Kohl asks a small amount from Town to help YAK

Jeffrey Kohl
Jeffrey Kohl addressed Committee of the Whole asking for extra funding from the Town for YAK’s youth services. Photo credit: Sally Smith.
Posted on: January 16, 2019

Sally Smith

Jeff Kohl, Executive Director of YAK Youth Services, the Youth Centre in Perth, addressed Perth Committee of the Whole Tuesday asking for money.

He didn’t want a whole lot, just $12,000. And, he added quickly, even with that amount, their annual tireless and exhausting fundraising efforts wouldn’t stop. He pointed out that, unlike other youth centres, YAK gets no core funding. “In every other case the municipality covers 100 percent of costs — rent, utilities, bookkeeping and audit.

“Our youth is worth it,” he added. YAK is probably the only full time youth focus organization in Perth.

As the executive director, Kohl looks at youth from the glass-half-full angle. “They’re talented, creative and have a bring-on-the-world attitude.

“But they are struggling and vulnerable, too.”

Trends show, he continued, that youth don’t sleep, exercise or eat enough. One study concluded about 20 percent of high school students suffer from a least one diagnosed illness; another that close to 50 percent of secondary school students suffer from moderate to high levels of anxiety; add peer and social pressure doubts to the list, as well as obesity (males 29 percent,  females 24 percent), and it’s no wonder they “don’t know if they belong or even if they matter.”

Kohl offered some startling figures. “After the Town of Smiths Falls, Perth has the highest proportion of low income households,” (18 percent according to the 2016 Canadian Census.)

He added another. “After Smiths Falls, Perth has the highest proportion of single parent families — 43.5 percent.”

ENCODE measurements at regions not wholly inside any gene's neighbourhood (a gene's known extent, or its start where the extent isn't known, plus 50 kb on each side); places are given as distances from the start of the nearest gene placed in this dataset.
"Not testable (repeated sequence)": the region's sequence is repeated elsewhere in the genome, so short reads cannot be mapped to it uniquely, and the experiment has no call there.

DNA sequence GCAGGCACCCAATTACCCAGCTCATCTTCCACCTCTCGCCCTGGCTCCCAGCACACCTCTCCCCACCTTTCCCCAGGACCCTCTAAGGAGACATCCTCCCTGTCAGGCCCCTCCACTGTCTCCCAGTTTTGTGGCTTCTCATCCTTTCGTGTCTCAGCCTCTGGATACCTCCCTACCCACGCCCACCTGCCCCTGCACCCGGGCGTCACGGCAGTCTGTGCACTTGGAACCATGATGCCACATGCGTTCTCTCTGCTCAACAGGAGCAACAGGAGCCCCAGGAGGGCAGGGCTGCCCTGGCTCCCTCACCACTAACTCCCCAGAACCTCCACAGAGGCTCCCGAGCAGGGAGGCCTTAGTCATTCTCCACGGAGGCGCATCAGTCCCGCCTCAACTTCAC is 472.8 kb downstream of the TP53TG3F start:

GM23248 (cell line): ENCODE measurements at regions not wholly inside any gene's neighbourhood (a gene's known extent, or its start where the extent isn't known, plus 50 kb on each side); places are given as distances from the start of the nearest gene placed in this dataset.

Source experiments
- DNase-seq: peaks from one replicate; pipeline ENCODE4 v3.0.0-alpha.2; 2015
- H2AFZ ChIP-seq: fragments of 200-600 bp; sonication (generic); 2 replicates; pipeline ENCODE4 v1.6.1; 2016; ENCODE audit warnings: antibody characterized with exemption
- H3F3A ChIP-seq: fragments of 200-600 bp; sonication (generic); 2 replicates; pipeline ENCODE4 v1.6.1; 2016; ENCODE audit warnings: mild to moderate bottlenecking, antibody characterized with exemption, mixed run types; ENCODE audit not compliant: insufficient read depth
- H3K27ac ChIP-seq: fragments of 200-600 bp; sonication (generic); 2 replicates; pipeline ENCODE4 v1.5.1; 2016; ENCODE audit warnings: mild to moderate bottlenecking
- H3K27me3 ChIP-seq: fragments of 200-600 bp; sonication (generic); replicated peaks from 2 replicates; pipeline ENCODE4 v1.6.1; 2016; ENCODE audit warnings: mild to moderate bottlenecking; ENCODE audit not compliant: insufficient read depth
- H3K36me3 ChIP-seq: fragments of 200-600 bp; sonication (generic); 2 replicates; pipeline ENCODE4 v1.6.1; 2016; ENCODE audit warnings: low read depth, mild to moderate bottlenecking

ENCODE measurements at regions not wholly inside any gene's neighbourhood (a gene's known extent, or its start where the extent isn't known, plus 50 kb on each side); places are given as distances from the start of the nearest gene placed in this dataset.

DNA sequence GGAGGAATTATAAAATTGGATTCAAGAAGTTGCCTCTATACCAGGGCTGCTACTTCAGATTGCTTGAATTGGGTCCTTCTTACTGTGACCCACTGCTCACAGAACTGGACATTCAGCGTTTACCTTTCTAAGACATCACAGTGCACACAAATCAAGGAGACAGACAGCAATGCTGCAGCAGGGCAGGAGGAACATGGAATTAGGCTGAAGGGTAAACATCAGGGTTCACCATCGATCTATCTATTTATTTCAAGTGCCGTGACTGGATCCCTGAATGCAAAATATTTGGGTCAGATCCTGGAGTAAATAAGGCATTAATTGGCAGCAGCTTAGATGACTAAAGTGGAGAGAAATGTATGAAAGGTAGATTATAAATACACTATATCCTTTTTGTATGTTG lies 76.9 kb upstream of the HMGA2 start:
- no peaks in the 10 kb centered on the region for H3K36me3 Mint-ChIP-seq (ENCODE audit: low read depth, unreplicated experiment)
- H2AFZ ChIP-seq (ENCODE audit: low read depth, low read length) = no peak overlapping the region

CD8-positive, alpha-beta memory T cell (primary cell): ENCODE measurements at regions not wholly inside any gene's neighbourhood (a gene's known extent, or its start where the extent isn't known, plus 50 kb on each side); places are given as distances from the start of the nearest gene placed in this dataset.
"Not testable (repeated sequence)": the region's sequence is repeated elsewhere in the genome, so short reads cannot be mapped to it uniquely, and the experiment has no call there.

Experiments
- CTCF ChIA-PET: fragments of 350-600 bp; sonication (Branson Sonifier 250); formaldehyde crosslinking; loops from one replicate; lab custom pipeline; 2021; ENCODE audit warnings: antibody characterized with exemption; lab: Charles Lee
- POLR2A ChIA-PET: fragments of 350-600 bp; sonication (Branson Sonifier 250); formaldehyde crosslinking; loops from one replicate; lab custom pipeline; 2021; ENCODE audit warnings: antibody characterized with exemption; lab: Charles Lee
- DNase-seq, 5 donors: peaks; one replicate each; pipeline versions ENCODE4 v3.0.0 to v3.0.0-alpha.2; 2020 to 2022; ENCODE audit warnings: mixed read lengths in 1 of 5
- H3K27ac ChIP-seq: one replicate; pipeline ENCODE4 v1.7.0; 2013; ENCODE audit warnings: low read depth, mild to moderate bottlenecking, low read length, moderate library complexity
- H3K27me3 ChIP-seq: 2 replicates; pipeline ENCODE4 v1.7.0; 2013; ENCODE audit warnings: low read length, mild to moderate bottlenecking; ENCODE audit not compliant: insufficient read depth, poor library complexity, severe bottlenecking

Put these figures together and realize “it’s at a time in their lives when young people are flooded with hormones. Their pre-frontal cortexes are still developing until 24 or 25. They’re just figuring out who they are, what their limits are, and what their identity is.”

Kohl brought these figures to CoW to help illustrate how important YAK is to Perth. “It’s open five days a week, from 2 to 7 p.m. — the critical hours when kids are most likely to get into trouble, drugs, run with the wrong crowd.”

He added a few more figures. There are 470 youth between the ages of 10 and 19 who live in Perth; of those, 208 are youth members, of which 63 percent reside in Perth.

“Last year 132 (28 percent) came to our doorstep at least once.”

Kids participate in youth-initiated programs offered by YAK such as music, art, and dance; young women are asking for more programs. Until recently a work-skills program was offered but that program was cancelled by the federal government.

YAK offers snacks and supper five nights a week with kids in the kitchen; and last year, 1,600 volunteer hours were put back into the community.

Back to the ask. “We work tirelessly to cobble together our annual budget — through federal funding, several foundations, and  fundraising.

“We receive $66,000 per year from the Town of Perth, County of Lanark, Tay Valley Township and Drummond North-Elmsley and raise an additional $150,000-$300,000 a year from other sources.”

Councillor Brown made a motion to take Kohl’s ‘ask’ to the budget process; councillors unanimously nodded in agreement.